Aymenn Jawad Al-Tamimi is an independent analyst and a doctoral candidate at Swansea University, where he focuses on the role of historical narratives in Islamic State propaganda. His public media work focuses primarily on the Islamic State, Iraq, and Syria, and he has been cited in numerous outlets for his insights, including the New York Times, Washington Post, Agence France-Presse, and the Associated Press. His website is

Site Registration

If anyone is still having issues registering on Jihadology since the site has changed, please email me at azelin[@]jihadology[.]net so I can help resolve it. If it says “we do not accept registrations from that domain” it is because the domain has yet to be whitelisted. This does not necessarily mean you cannot access the website, we just do not know every singe domain email and have yet to whitelist that particular one yet. So please reach out.

Additionally, if you are registered and have found a problem with any post, please email me at the above address so that it can be fixed. Thanks for your patience and help.

Aaron Y. Zelin

Founder of Jihadology

Tech Against Terrorism Press Release: April 10, 2019 – Launching An Updated Version of Jihadology

Over the past 12 months, Tech Against Terrorism has worked with the academic website to update it so that particularly sensitive content is only accessible by users with registered academic/research, governmental, journalistic, or humanitarian  email addresses. The purpose of this work is to ensure that individuals can still access important primary research material whilst ensuring that jihadis and individuals vulnerable to recruitment are prevented from viewing and downloading the most sensitive content. The update to the website was sponsored by the Global Internet Forum to Counter Terrorism, a tech coalition founded by Twitter, Microsoft, Facebook, and YouTube to responsibly address the spread of terrorist content online.

Background to Jihadology

Jihadology is highly regarded as the internet’s most comprehensive “clearinghouse for jihadiī primary source material and original analysis” and as such Jihadology is considered to be an essential resource for academia and terrorism researchers. Jihadology contains more than 13,000 articles. In total, this amounts to around 750 GB of video.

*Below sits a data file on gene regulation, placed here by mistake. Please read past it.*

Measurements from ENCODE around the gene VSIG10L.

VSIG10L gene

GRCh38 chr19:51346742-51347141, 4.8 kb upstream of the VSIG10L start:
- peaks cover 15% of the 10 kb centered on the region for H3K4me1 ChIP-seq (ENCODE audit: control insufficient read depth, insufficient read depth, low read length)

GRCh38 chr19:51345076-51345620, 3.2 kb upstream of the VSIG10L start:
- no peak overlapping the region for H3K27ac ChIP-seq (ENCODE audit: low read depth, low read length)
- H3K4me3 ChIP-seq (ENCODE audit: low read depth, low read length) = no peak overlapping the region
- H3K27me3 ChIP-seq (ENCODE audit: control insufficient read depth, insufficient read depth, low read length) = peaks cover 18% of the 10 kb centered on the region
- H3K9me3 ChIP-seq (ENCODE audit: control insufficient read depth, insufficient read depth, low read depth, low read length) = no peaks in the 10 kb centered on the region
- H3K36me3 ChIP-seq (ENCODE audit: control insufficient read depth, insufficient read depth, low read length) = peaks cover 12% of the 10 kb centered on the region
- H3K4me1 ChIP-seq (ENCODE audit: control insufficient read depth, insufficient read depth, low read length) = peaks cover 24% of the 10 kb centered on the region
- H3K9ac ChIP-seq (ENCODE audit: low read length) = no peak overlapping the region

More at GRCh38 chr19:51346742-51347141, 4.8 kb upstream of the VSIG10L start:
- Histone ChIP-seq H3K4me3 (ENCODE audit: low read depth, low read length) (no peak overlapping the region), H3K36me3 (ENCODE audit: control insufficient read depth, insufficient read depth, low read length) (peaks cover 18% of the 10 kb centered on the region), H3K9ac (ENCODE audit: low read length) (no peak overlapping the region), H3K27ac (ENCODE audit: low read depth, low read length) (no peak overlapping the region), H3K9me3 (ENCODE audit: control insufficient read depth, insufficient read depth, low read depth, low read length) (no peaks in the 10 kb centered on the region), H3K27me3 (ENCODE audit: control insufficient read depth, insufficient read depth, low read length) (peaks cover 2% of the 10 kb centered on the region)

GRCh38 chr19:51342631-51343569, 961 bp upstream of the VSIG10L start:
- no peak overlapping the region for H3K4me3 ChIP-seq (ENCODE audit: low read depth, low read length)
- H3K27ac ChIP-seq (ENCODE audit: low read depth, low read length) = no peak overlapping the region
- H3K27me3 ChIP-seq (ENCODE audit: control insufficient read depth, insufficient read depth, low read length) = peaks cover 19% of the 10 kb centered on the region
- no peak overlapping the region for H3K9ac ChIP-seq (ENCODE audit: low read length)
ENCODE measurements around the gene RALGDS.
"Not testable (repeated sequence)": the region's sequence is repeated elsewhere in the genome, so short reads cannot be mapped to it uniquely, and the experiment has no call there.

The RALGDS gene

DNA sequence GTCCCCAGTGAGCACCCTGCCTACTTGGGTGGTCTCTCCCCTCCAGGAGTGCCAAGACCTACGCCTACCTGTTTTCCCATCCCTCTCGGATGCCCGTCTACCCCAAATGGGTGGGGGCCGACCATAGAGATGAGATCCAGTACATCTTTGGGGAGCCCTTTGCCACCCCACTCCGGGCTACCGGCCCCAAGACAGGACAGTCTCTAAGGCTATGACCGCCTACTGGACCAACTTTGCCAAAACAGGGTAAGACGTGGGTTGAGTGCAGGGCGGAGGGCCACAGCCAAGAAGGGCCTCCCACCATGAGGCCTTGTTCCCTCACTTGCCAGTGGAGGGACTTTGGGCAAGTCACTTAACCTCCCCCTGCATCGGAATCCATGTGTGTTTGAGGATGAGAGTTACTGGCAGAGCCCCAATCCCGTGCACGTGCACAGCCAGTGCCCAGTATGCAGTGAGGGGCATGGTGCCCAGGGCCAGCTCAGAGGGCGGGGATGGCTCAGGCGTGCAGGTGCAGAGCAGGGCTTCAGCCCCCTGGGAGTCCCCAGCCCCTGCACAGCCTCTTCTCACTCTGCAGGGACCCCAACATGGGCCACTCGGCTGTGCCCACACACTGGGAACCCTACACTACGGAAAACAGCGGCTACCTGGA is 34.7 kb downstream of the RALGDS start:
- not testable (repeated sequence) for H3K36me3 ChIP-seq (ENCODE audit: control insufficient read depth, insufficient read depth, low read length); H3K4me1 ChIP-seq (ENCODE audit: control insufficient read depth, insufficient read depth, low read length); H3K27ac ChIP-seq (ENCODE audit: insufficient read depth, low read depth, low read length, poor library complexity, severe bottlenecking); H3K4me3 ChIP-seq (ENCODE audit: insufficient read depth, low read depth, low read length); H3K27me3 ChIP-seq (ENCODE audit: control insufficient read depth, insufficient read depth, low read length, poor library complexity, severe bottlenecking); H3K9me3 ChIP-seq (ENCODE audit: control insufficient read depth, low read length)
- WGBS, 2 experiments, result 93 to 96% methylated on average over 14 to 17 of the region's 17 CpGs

Background to Tech Against Terrorism

Tech Against Terrorism is an initiative launched by the United Nations Counter Terrorism Executive Directorate (UN CTED) in April 2017 and implemented by the UK-based NGO QuantSpark Foundation. We support the global technology sector in responding to terrorist use of the internet whilst respecting human rights, and we work to promote public-private partnerships to mitigate this threat. Specifically, we work across three pillars: outreach, knowledge-sharing, and technical and operational support. As a public-private partnership, the initiative is supported by the Global Internet Forum to Counter Terrorism and the governments of Spain, Switzerland, and the Republic of Korea.

We work with a broad range of internet platforms that are susceptible to being used by terrorists. We focus on analysing what terrorists want through their use of the internet, with our analysis clearly indicating that an entire tech eco-system is being exploited by terrorists and violent extremists, often in combination. Therefore our work is tech-agnostic and works with companies across all types of technologies, with an explicit focus on supporting smaller tech companies with fewer resources to adequately address the urgent threat of terrorist exploitation. This partnership between Tech Against Terrorism and Jihadology shows the value of providing technical support to smaller internet platforms like Jihadology who do not necessarily have the technical resources to make these changes on their own.